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Good decade for cyber crime

Over the past decade the Internet has grown from 361 billion users in 2000 to two billion in 2010. It has also become a trove of money and information which has proven irresistible to cybercrooks.

Over the past ten years, Internet use has exploded, growing over five-fold from the 361 million users in 2000 to nearly two billion users in 2010 (according to a new onslaught of e-commerce sites and revenue opportunities, the Internet has become a trove of money and information that has proven irresistible to cybercrooks, says Andrea van der Westhuizen, McAfee PM at AxizWorkgroup.

‚The latest report from McAfee ‚A Good Decade for Cybercrime’ examines the past ten years of cybercriminal tactics and online threats, an era that dramatically changed the face of crime.‚

Snapshot of a Decade

Top exploits representing different eras of cybercrime:

‚I LOVE YOU‚ worm’s false affection: Estimated damage $15-billion

The I Love You worm proved irresistible in 2000 as millions of users opened the spam message and downloaded the attached ‚love letter‚ file and a bitter virus. This infamous worm cost companies and government agencies billions to shut down their computers and remove the infection.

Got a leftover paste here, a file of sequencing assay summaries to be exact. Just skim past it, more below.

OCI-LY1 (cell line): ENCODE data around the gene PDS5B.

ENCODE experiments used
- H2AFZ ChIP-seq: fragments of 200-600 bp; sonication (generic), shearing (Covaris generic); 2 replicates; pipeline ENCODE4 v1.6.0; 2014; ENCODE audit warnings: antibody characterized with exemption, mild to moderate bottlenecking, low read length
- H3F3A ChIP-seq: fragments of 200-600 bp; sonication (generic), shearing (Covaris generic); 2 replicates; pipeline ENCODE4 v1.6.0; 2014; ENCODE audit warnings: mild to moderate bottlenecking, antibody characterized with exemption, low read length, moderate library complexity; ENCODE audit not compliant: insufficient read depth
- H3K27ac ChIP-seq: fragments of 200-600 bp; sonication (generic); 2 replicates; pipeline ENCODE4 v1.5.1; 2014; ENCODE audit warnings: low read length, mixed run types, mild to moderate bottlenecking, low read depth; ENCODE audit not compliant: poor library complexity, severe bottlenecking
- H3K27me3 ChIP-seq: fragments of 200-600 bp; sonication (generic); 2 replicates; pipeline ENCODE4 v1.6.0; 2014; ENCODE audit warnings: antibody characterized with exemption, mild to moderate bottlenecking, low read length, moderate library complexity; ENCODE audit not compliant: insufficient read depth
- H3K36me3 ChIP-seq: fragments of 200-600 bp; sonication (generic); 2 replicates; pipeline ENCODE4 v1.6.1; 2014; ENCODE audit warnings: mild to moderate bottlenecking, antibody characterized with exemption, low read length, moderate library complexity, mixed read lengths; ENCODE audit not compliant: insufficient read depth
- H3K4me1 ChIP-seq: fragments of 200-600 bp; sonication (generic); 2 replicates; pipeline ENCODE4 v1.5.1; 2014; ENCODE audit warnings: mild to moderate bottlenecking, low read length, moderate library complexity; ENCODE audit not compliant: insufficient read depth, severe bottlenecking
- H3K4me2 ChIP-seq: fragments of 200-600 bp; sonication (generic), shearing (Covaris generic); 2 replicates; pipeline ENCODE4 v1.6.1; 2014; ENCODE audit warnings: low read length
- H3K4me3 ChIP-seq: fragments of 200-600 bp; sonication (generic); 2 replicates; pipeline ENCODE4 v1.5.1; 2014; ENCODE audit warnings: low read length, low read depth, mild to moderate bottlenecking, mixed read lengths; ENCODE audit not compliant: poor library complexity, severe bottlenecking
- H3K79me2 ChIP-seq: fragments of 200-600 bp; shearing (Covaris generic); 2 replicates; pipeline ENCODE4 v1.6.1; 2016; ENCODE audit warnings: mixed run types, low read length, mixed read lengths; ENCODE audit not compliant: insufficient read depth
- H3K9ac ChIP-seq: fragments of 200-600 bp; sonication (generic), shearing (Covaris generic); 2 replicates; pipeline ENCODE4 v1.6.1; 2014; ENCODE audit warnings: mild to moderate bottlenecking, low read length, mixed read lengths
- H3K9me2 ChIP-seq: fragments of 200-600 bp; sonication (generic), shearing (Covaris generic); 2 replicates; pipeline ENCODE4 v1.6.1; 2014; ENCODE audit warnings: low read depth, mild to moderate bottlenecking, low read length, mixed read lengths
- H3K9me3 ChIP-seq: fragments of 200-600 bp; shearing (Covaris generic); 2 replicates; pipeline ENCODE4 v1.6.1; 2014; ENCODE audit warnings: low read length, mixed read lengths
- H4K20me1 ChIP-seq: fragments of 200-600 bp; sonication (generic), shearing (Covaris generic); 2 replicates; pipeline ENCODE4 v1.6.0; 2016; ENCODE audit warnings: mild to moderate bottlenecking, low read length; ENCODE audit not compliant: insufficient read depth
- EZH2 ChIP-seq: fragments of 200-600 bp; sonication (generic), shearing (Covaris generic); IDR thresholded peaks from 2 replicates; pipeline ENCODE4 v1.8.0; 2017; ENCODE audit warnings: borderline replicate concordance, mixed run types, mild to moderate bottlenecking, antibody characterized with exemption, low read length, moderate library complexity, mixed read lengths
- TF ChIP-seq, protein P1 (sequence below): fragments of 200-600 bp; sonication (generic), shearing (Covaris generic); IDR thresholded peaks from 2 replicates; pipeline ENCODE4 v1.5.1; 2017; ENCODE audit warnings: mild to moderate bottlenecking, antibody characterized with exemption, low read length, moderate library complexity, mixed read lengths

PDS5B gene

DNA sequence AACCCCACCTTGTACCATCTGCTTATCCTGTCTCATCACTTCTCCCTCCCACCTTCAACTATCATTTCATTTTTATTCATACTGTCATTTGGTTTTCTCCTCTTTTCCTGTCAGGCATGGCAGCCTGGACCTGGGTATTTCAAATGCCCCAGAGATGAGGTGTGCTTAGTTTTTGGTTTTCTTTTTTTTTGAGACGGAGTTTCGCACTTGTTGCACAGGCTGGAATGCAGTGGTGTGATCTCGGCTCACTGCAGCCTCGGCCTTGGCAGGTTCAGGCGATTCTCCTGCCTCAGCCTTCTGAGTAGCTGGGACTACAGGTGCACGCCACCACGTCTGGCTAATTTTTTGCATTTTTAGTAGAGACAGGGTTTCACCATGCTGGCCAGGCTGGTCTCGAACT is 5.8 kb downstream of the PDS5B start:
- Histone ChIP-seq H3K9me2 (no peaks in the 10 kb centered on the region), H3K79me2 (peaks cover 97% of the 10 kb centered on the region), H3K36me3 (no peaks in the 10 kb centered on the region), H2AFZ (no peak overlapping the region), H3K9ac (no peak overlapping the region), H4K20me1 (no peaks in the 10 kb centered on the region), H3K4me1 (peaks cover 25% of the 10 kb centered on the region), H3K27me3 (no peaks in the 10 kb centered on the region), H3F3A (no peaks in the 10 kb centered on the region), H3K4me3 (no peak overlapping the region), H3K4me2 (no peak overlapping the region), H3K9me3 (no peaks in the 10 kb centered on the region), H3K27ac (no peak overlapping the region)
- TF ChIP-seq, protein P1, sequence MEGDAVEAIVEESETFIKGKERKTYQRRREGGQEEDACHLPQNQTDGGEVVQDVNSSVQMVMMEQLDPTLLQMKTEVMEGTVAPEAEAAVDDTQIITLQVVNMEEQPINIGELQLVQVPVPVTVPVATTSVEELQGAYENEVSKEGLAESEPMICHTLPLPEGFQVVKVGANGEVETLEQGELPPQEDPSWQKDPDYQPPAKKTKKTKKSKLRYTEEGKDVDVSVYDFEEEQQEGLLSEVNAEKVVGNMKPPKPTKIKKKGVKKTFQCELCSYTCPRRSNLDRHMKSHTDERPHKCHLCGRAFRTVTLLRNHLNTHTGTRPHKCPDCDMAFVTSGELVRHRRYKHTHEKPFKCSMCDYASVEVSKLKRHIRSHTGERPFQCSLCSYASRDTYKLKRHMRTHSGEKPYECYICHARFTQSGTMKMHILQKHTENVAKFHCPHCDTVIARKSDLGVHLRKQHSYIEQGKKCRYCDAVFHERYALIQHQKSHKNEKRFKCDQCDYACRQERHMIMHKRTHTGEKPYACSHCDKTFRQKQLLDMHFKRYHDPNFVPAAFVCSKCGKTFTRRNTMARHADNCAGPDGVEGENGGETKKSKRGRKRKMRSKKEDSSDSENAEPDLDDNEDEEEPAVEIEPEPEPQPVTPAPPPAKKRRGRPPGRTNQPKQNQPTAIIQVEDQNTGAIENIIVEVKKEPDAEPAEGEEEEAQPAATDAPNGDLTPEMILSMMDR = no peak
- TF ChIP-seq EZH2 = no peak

MyDoom’s mass infection: Estimated damage $38 billion

This fast moving worm first struck in 2004 and tops McAfee’s list in terms of monetary damage. Due to all the spam it sent, it slowed down global Internet access by 10 percent and reduced access to some web sites by 50 percent causing billions in lost productivity and online sales.

Conficker’s stealthy destruction: Estimated damage $9.1 billion

This 2007 worm infected millions of computers and then took its infections further than the last two worms on the list, as cybercrooks moved from notoriety to professionalism. Conficker was designed to download and install malware from sites controlled by the virus writers.

‚Top scams included the selling of fake antivirus software, phishing and the creation of fake web sites including phony bank, auction and e-commerce sites,‚ says Van der Westhuizen.

Looking ahead, McAfee Labs predicts the continuation of social networking scams and tricks, such as malicious links, phony friend requests and phishing attempts. The scams are likely to get more sophisticated and personalised, especially if users continue to share a great deal of information.

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